Background & aims: Bilirubin is a natural and potent antioxidant that accumulates in the blood of newborn children and leads to physiological jaundice. Breastfed infants have higher serum levels of bilirubin than formula-fed infants and are at risk for bilirubin-induced neurological dysfunction (BIND). Clearance of bilirubin requires the expression of uridine diphosphate glucuronosyltransferase (UGT) 1A1; we investigated its role in the association between breast feeding with jaundice in mice.
Methods: We studied mice in which the original Ugt1 locus was disrupted and replaced with the human UGT1 locus (hUGT1 mice); these mice spontaneously develop neonatal hyperbilirubinemia and BIND. We fed human breast milk or formula to neonatal hUGT1 mice and examined activation of the intestinal xenobiotic receptors pregnane X receptor and constitutive androstane receptor. We also examined inflammatory signaling pathways in mice with disruptions in IκB-kinase-α and IκB kinase-β in the intestinal epithelium.
Results: hUGT1 mice that were fed breast milk developed severe hyperbilirubinemia because of suppression of UGT1A1 in the gastrointestinal tract. Formula-fed hUGT1 mice had lower serum levels of bilirubin, which resulted from induction of UGT1A1 in the gastrointestinal tract. hUGT1/Pxr-null mice did not develop severe hyperbilirubinemia, whereas hUGT1/Car-null mice were susceptible to BIND when they were fed breast milk. Breast milk appeared to suppress intestinal IκB kinase α and β, resulting in inactivation of nuclear factor-κB and loss of expression of UGT1A1, leading to hyperbilirubinemia.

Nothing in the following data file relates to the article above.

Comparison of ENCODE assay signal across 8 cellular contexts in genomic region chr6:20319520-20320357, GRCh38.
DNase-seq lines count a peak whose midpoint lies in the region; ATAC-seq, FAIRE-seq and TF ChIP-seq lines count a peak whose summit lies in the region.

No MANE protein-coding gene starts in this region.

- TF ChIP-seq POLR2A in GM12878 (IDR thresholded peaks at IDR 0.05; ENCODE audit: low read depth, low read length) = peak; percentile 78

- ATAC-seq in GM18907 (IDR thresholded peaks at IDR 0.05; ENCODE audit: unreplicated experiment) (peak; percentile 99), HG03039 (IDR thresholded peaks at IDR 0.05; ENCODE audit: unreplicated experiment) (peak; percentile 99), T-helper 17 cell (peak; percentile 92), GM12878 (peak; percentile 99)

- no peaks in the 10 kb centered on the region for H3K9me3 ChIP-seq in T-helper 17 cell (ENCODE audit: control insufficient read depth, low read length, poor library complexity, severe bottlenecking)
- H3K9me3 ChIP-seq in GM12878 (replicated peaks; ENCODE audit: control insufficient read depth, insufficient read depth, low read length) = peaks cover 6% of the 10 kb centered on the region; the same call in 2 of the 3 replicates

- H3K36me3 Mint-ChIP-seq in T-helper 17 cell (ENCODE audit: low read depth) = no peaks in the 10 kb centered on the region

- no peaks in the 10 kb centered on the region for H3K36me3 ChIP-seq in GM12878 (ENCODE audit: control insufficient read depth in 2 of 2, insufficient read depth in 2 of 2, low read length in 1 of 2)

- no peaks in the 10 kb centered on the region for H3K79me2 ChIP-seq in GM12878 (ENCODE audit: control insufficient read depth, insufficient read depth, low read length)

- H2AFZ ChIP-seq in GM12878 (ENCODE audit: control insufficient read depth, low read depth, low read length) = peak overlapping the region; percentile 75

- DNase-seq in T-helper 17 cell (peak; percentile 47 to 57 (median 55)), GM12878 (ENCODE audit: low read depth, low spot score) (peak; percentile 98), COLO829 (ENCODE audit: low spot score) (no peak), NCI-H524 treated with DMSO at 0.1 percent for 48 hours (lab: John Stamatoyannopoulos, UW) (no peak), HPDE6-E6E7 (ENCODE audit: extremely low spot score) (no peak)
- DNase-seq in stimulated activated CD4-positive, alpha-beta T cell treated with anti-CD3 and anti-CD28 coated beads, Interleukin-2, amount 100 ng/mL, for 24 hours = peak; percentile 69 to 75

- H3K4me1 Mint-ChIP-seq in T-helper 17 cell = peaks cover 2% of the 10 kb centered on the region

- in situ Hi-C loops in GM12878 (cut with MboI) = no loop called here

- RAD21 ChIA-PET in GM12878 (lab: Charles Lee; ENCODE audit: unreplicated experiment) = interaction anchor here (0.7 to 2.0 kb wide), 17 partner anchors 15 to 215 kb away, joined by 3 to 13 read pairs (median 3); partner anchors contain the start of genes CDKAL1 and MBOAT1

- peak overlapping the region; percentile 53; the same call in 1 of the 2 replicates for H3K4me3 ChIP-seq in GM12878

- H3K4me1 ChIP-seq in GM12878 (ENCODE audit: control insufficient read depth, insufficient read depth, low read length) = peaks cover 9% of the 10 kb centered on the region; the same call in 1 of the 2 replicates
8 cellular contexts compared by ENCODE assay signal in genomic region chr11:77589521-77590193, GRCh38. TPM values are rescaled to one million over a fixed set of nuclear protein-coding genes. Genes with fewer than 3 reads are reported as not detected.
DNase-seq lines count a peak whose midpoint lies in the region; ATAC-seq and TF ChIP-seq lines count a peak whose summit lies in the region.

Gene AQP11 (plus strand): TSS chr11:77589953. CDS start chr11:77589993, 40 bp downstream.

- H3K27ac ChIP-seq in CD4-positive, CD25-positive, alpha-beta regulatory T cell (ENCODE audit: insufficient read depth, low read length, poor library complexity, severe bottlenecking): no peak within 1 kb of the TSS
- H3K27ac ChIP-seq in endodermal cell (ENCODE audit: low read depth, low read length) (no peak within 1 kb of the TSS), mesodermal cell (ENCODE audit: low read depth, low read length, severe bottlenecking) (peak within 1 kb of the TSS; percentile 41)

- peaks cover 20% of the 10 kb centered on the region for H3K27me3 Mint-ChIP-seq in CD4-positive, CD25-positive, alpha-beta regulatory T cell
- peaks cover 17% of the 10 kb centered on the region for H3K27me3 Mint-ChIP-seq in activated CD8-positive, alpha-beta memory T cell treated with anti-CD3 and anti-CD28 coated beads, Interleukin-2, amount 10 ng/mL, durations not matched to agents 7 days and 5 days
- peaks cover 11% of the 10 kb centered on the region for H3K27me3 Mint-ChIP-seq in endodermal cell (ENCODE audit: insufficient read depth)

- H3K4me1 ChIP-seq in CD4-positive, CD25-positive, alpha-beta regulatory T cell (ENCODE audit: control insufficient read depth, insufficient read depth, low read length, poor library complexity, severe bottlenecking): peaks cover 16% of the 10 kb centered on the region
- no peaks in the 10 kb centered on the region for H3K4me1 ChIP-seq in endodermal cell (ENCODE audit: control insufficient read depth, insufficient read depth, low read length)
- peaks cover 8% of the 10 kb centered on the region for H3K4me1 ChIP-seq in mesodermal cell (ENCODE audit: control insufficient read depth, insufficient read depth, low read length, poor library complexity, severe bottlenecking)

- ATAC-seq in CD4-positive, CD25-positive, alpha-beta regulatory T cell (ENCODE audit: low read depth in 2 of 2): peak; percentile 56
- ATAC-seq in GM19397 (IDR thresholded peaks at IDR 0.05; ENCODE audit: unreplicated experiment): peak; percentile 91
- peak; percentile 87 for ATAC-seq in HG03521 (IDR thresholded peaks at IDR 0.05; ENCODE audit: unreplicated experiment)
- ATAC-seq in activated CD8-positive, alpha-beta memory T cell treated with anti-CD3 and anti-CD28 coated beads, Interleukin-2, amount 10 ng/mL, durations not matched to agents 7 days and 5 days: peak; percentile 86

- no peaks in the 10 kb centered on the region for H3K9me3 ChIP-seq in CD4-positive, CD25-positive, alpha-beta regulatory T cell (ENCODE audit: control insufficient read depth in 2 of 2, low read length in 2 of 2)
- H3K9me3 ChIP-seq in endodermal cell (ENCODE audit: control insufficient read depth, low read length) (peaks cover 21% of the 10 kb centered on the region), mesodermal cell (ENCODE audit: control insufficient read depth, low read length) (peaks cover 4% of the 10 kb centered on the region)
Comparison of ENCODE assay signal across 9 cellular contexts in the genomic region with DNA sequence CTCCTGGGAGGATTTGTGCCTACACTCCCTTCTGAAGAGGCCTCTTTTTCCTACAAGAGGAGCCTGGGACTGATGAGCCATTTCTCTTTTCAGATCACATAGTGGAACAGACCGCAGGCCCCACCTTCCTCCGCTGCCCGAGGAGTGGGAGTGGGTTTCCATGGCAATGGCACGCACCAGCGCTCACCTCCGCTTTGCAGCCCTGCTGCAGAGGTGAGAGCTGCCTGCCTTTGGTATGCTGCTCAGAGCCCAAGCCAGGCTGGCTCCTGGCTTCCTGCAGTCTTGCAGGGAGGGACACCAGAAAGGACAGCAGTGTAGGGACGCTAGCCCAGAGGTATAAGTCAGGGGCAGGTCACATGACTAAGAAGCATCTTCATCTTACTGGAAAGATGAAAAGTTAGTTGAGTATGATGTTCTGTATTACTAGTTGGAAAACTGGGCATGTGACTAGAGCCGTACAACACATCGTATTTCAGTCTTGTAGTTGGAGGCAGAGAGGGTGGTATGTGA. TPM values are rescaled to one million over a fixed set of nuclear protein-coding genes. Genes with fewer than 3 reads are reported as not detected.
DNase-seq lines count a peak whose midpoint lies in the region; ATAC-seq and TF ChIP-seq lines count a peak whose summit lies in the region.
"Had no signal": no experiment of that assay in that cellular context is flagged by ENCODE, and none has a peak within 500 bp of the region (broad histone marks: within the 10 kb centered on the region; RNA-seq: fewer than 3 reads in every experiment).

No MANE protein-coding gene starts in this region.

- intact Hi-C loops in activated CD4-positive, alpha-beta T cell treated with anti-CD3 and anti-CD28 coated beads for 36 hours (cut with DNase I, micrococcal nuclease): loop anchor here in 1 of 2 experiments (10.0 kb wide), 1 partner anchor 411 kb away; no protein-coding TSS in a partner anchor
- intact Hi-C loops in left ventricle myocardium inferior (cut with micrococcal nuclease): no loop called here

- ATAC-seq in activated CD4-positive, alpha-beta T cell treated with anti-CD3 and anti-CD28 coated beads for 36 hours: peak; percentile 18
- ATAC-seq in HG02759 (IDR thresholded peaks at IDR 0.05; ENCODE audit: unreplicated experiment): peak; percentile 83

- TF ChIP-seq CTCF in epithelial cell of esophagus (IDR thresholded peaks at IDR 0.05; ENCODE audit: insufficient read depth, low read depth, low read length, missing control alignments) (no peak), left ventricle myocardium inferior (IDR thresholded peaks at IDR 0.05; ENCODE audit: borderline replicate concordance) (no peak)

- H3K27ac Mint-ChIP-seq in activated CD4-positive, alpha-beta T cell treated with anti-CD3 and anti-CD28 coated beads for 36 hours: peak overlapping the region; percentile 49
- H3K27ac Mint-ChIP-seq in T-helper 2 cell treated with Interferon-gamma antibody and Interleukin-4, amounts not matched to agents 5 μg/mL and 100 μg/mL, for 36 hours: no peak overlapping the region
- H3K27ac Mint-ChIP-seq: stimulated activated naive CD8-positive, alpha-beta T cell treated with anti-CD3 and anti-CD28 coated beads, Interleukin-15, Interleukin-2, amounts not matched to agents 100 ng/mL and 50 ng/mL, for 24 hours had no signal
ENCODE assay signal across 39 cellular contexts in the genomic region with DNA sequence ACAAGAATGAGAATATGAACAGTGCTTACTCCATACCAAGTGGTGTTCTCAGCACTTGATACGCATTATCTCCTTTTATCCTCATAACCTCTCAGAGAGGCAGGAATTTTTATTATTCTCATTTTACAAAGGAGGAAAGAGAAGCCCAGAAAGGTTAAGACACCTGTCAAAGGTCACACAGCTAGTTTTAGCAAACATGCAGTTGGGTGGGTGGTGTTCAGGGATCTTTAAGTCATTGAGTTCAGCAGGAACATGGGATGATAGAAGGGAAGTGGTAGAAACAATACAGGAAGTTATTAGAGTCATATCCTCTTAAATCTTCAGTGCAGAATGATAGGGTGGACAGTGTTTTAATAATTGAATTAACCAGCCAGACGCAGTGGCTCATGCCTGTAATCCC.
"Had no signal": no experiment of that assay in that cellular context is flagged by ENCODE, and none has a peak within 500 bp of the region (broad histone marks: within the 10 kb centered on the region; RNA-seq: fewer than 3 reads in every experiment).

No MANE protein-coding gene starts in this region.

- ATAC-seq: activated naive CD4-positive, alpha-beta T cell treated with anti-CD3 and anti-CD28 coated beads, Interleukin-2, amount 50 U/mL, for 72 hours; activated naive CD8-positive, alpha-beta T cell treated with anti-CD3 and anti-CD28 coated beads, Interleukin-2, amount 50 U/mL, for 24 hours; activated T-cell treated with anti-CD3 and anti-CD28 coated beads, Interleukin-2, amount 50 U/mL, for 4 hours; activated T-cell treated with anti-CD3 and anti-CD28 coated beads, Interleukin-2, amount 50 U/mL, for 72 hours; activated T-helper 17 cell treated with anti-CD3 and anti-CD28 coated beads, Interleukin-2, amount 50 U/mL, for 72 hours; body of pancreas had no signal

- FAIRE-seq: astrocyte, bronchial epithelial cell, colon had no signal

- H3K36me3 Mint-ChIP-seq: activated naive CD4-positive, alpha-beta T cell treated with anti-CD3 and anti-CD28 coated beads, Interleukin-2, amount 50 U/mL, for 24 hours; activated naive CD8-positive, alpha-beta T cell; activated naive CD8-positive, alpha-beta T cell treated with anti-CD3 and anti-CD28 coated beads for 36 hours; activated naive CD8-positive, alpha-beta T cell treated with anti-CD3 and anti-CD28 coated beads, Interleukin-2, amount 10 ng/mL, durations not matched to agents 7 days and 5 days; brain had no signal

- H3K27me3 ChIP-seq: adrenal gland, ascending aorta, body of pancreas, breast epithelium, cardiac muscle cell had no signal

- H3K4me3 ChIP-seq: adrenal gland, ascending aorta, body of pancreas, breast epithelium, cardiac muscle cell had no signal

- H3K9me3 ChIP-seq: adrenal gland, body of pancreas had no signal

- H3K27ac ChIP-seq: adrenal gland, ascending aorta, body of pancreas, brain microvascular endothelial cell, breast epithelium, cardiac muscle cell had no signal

Conclusions: Breast milk reduces expression of intestinal UGT1A1, which leads to hyperbilirubinemia and BIND; suppression of this gene appears to involve inactivation of nuclear factor-κB. Hyperbilirubinemia can be reduced by activation of pregnane X receptor, constitutive androstane receptor, or nuclear factor-κB.
Copyright © 2012 AGA Institute. Published by Elsevier Inc. All rights reserved.